The question is recurring: are you organic? It's legitimate, I work with nature, putting a lot of emphasis on this relationship. Labels monopolize attention and debate around agricultural production with respect for the environment. These are charters that have the merit of reassuring the consumer, but can we really say that they guarantee virtuous and sustainable production?
I moved to Chassagne-Montrachet in 2013, taking over the family estate that had not been operated for two generations. I had just finished my oenology studies in Changins, and I implemented the principles of biodynamics. After a few years, I had trouble feeling happy with these practices. Agronomically, economically, and philosophically. The administrative workload is insane, the production costs are very high. Very heavy constraints for results not up to my expectations. The happiness of the operator is not taken into account by any label... Doesn't it matter? Need we remind you of the suicide rate among farmers?
It is especially at the agronomic level that my observation turned out to be the most alarming. The floors were tired and not improving. The products authorized in organic viticulture are inputs that disrupt the ecosystem. For example, the organic product used to control flavescence dorée is destructive to other insects. The natural solution to fight against this pest is to identify diseased feet, pull them out and thus control its spread. Anticipation and prevention are essential. In 1 gram of soil there are 1 billion bacteria. As soon as man wanted to modify the natural order of things to turn it to his advantage, the troubles began with the appearance of diseases. The question is not to stop using chemicals in favor of copper and sulphur. The question is to completely stop the treatments. Stop plowing too. The labels do not call into question these practices which we must manage to do without in order to cultivate and produce sustainably. It is imperative for our profession. It is becoming urgent to review the management systems of our vines which are becoming obsolete with climate change.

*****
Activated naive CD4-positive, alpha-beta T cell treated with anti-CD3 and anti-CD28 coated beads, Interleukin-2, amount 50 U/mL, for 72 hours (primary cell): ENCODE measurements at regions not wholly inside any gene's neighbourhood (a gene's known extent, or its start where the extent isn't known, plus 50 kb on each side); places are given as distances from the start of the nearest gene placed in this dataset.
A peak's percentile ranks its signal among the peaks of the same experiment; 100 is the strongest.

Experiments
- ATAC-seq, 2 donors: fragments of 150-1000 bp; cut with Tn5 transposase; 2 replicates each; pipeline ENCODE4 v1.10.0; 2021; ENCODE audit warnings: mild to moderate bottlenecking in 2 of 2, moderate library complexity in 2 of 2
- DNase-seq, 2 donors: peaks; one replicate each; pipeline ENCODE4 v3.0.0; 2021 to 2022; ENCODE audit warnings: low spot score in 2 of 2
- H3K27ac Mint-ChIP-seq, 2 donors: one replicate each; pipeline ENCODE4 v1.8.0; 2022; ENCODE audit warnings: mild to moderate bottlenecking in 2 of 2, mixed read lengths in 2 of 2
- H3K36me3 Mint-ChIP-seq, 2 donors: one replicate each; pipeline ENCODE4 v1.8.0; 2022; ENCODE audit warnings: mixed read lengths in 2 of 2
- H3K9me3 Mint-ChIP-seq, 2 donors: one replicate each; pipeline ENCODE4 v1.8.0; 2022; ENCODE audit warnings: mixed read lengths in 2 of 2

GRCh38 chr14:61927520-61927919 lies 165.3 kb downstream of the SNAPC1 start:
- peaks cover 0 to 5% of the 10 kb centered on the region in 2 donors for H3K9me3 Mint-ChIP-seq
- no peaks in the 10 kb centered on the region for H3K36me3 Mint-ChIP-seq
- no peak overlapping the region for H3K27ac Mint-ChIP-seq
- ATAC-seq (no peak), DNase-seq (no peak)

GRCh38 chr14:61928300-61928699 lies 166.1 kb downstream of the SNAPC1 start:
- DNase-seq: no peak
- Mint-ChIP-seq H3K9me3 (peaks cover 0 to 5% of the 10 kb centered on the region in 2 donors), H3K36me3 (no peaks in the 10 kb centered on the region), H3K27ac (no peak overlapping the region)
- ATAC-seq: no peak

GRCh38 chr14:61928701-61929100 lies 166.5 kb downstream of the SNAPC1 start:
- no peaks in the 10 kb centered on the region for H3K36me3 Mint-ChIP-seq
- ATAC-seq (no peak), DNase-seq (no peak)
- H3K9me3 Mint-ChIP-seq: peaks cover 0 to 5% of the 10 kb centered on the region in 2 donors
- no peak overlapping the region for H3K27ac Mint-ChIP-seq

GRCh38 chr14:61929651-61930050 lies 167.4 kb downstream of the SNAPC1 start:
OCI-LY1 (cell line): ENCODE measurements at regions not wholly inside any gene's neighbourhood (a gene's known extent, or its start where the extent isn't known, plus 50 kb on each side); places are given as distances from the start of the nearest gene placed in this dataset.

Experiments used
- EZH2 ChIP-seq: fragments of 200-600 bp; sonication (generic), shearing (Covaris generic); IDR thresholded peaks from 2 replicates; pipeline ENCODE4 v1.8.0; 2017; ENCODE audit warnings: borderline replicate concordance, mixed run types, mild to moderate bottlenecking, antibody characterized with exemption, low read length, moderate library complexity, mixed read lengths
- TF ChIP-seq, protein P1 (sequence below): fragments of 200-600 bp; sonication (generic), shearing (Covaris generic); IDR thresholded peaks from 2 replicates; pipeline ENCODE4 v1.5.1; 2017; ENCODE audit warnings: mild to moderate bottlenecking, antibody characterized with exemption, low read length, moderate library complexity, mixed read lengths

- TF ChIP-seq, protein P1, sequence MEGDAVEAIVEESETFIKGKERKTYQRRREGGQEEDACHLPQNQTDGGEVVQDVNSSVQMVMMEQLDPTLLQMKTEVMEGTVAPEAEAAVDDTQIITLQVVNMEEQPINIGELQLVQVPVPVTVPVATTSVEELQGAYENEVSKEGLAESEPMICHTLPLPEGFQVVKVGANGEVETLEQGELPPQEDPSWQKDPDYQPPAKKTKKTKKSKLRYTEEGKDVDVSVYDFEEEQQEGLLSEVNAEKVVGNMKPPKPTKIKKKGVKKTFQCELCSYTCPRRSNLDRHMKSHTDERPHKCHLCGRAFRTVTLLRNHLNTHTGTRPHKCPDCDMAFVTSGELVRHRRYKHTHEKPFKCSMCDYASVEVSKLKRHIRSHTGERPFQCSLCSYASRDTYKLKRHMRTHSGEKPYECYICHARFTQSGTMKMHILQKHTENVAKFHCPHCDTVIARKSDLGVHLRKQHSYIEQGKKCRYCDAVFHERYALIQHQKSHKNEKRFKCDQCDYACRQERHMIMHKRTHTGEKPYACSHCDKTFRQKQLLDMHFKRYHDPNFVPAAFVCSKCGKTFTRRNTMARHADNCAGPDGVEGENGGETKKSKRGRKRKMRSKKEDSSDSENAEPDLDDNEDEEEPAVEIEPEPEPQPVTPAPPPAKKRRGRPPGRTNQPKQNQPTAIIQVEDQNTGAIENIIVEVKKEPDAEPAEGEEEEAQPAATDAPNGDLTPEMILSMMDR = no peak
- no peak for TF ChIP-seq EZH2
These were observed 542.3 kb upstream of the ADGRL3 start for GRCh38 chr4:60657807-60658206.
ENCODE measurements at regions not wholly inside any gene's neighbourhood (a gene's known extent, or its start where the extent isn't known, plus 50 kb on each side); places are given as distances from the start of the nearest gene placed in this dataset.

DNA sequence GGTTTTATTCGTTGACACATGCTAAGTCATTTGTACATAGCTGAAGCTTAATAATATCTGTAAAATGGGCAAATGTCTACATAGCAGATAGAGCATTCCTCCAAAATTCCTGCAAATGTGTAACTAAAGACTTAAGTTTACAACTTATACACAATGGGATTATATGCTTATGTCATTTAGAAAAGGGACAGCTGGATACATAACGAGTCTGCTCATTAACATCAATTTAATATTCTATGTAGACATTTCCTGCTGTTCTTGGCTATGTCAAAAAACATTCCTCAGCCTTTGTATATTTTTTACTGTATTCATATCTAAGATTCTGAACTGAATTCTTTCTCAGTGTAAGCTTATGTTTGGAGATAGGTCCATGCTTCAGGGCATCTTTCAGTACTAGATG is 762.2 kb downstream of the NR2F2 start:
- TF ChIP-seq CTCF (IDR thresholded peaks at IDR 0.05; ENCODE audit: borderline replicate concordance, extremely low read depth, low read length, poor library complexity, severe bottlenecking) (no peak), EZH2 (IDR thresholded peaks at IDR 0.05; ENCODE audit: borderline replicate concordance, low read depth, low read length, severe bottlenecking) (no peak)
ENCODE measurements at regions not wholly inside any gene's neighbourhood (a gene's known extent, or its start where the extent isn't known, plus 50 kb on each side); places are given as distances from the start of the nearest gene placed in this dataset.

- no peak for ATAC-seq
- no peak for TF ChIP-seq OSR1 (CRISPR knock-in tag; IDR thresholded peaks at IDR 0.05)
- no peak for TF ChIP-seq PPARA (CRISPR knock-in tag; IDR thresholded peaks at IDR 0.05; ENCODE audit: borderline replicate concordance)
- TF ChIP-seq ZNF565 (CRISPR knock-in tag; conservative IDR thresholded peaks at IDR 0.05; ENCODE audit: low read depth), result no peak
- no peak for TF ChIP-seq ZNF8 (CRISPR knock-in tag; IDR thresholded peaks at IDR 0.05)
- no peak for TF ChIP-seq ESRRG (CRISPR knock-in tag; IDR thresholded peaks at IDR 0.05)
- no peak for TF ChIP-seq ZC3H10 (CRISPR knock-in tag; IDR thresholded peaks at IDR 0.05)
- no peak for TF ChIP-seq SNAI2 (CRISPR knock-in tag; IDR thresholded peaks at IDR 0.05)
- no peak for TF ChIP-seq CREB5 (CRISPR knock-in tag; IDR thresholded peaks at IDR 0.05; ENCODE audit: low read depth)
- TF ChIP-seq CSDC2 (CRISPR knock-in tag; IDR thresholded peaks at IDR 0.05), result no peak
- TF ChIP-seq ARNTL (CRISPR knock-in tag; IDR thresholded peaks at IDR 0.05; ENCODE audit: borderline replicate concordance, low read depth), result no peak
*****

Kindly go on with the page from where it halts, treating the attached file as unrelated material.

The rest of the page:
In 2017, we became interested with my wife in permaculture and agroecology. We draw inspiration from the work of Konrad Schreiber, for example. The golden rule is to have soils always covered and never worked in order to be able to initiate a virtuous circle of organic matter thanks to the work of earthworms and the bacteriological life of the soil. Rather than looking at catalogs of chemicals and tractors, we look at catalogs of living things and crop techniques. Alfalfa, vetch, peas, lentils, tritical, wheat, barley, rapeseed, sainfoin, hemp, flax, sorghum, millet, clover, silphia... The results did not take 3 years: the covered plots are more resistant to drought and the soils are alive. I prefer to spend time selecting plants in harmony with my vines rather than filling out papers and forms to obtain certification.
We are committed to being independent. Our project is to cultivate a “hybrid” side: a surface wine estate with the foundations of a farm as roots. We have observed with Loaris, our permaculture garden, that it is possible to produce our own vegetables, without any inputs. I don't need a label to remind me of the basis of my profession. The objective is to no longer depend on the chemical-industrial sector which has disconnected farmers from nature.
Supermarket shelves are green, unlike our landscapes All the organic products found there are produced industrially and in monoculture. Industrialization and standardization go against biodiversity and the natural evolution of species. The labels most certainly respond to a trend where capitalist issues and the hypocrisy of a good environmental conscience take precedence over respect for the evolutions of nature. When organic becomes a selling point and a marketing niche segmentation, we fall into a whirlwind that is in no way virtuous for our health or the planet. Organic labels are a big step for manufacturers, but a very small step for the planet.
The carbon footprint is also absent from the various specifications. We can thus find an organic wine in a so-called “heavy” glass bottle to appear more qualitative and to be shipped by air. Nonsense! Just like an organic tomato in the middle of November. I am in favor of the mandatory display of the carbon footprint on each label. We could thus realize the sometimes dramatic results of the production of a bottle of wine or a carrot. I believe that the union minimum for a farmer is to achieve carbon neutrality.
In his manifesto book The One-Straw Revolution: An Introduction to Wild Agriculture, Masanobu Fukuoka writes, "Something born out of human pride and the quest for pleasure cannot be considered true culture. True culture is born in nature, it is simple, humble and pure. If it lacks true culture, humanity will perish. Let's observe nature rather than have blind faith in these complex and indigestible labels. Each terroir has its specificities that we must take into account. I am not certified organic. I work with nature.